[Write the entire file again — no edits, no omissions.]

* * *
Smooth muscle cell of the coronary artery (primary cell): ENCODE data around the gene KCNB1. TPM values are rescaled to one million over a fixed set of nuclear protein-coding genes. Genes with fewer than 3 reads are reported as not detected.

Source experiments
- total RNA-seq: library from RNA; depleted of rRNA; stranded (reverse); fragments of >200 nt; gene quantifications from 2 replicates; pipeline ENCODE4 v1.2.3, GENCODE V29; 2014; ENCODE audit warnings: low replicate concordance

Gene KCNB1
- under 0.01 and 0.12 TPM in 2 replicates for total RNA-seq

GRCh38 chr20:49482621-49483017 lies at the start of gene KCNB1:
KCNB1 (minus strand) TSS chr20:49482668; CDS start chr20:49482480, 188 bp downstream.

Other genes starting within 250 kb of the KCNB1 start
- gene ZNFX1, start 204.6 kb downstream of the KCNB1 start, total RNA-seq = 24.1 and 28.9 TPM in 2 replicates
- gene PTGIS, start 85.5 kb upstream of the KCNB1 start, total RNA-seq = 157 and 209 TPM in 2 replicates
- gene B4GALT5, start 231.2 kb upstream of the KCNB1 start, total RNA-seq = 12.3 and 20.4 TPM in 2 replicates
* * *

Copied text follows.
Smooth muscle cell of the coronary artery (primary cell): ENCODE data around the gene KCNB1. TPM values are rescaled to one million over a fixed set of nuclear protein-coding genes. Genes with fewer than 3 reads are reported as not detected.

Source experiments
- total RNA-seq: library from RNA; depleted of rRNA; stranded (reverse); fragments of >200 nt; gene quantifications from 2 replicates; pipeline ENCODE4 v1.2.3, GENCODE V29; 2014; ENCODE audit warnings: low replicate concordance

Gene KCNB1
- under 0.01 and 0.12 TPM in 2 replicates for total RNA-seq

GRCh38 chr20:49482621-49483017 lies at the start of gene KCNB1:
KCNB1 (minus strand) TSS chr20:49482668; CDS start chr20:49482480, 188 bp downstream.

Other genes starting within 250 kb of the KCNB1 start
- gene ZNFX1, start 204.6 kb downstream of the KCNB1 start, total RNA-seq = 24.1 and 28.9 TPM in 2 replicates
- gene PTGIS, start 85.5 kb upstream of the KCNB1 start, total RNA-seq = 157 and 209 TPM in 2 replicates
- gene B4GALT5, start 231.2 kb upstream of the KCNB1 start, total RNA-seq = 12.3 and 20.4 TPM in 2 replicates